Much respected CBD stamp dealer Max Stern died on February 11, aged 94.
Mr Stern died only weeks before his 95th birthday and is survived by his wife Eva, two daughters, six grandchildren and 16 great-grandchildren.
At his funeral on February 12, great-granddaughter Racheli Teller spoke fondly of her “hero”.
“You left Czechoslovakia with nothing – no family, no money, no hope – and then came to Melbourne and look at what you have accomplished,” she said.
Mr Stern survived Nazi concentration camps and death marches, only to return to his hometown of Bratislava to find that his immediate and wider family, with the exception of two sisters, had been killed.
He started dealing in stamps as a child and by aged 14 was paying for his own university studies in engineering.
Although the Germans invaded in 1939, Mr Stern and his family only went into hiding in 1944. He was captured by the Gestapo and taken to Sachsenhausen concentration camp where he later reported “an animal instinct of survival took over”.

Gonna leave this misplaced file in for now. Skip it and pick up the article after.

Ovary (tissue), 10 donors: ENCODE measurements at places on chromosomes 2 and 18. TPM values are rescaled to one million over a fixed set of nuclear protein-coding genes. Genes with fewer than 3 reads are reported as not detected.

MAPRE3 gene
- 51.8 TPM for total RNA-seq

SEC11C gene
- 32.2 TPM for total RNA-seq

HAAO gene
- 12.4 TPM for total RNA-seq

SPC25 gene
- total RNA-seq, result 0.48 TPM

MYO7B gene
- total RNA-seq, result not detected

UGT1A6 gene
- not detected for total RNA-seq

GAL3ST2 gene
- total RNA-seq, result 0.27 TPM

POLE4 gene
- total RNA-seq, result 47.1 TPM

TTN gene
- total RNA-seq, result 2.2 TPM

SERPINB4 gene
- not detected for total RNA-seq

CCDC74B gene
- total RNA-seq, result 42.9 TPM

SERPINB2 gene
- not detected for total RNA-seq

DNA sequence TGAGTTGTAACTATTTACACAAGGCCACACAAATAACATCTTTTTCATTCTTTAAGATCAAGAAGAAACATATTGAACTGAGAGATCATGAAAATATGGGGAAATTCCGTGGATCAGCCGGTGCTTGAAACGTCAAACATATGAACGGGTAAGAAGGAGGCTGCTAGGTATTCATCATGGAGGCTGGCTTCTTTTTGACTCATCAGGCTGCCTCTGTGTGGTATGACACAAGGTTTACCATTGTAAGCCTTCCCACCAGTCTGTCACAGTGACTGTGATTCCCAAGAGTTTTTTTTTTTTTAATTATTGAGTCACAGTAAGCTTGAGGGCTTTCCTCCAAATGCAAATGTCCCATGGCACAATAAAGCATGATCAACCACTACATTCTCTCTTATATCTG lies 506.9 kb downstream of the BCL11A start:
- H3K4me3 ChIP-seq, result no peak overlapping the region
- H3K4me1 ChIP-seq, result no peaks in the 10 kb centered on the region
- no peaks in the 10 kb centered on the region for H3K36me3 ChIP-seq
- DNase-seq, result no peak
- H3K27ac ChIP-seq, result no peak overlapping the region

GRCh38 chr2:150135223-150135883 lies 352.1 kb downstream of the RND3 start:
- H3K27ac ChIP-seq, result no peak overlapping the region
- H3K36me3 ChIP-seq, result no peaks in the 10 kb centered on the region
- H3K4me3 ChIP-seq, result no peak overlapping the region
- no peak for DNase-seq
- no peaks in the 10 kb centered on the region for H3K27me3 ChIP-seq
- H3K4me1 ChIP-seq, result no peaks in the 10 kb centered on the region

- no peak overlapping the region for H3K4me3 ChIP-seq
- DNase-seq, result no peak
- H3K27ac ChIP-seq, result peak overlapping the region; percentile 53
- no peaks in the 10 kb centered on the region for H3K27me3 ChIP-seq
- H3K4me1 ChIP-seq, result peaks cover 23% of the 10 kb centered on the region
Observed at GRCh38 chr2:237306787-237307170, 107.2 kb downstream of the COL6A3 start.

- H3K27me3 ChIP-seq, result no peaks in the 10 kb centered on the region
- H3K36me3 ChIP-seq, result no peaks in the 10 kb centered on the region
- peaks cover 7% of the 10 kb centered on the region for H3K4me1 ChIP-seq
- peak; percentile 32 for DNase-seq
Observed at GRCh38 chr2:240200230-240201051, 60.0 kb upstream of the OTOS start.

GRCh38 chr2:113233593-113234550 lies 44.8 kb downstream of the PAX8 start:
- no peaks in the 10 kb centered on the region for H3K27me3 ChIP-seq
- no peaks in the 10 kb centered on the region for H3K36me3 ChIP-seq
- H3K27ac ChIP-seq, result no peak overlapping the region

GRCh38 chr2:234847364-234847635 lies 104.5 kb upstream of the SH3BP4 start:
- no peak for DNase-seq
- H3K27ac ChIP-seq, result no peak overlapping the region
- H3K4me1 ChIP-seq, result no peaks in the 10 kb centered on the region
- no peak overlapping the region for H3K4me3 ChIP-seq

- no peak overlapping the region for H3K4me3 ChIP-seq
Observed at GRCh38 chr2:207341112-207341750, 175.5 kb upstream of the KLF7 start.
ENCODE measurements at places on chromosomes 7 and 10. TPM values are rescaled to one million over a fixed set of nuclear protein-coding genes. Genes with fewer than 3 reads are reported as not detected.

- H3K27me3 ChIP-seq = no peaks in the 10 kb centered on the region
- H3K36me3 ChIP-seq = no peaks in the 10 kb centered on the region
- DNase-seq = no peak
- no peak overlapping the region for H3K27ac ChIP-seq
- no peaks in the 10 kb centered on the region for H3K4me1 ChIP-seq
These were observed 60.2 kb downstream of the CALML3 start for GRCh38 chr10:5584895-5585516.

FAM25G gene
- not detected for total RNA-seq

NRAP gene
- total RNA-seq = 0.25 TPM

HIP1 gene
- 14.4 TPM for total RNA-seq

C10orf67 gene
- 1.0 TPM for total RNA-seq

In 1948, he married and came to Melbourne, and opened a stamp shop in Empire Arcade in 1952. Four years later he moved the business to then brand-new Port Phillip Arcade, where he constantly expanded to eventually occupy nine shop-fronts.
Port Phillip Arcade has been earmarked for compulsory acquisition to make way for the Metro Rail Project.
In 1999 Mr Stern became a member of the Order of Australian (AM) for his contributions to philately. He was widely recognised as a significant global stamp trader.
Mr Stern was also recognised and admired for his services to soccer and played himself until a ripe old age. Before his death, Mr Stern was believed to be the oldest original trader within the City of Melbourne.
At his funeral Racheli Teller said: “I have been crying for hours but these tears rolling down my cheeks aren’t because I am mourning his death, but rather celebrating his life.”
“You see, my Opi was larger than life. He was a man of the world, having has so many unique experiences throughout his life.”
“He made us smile and put life into perspective with his cheeky cynicism and sober outlook. He connected with young and old and made everyone feel as if they were the most important person in the world.”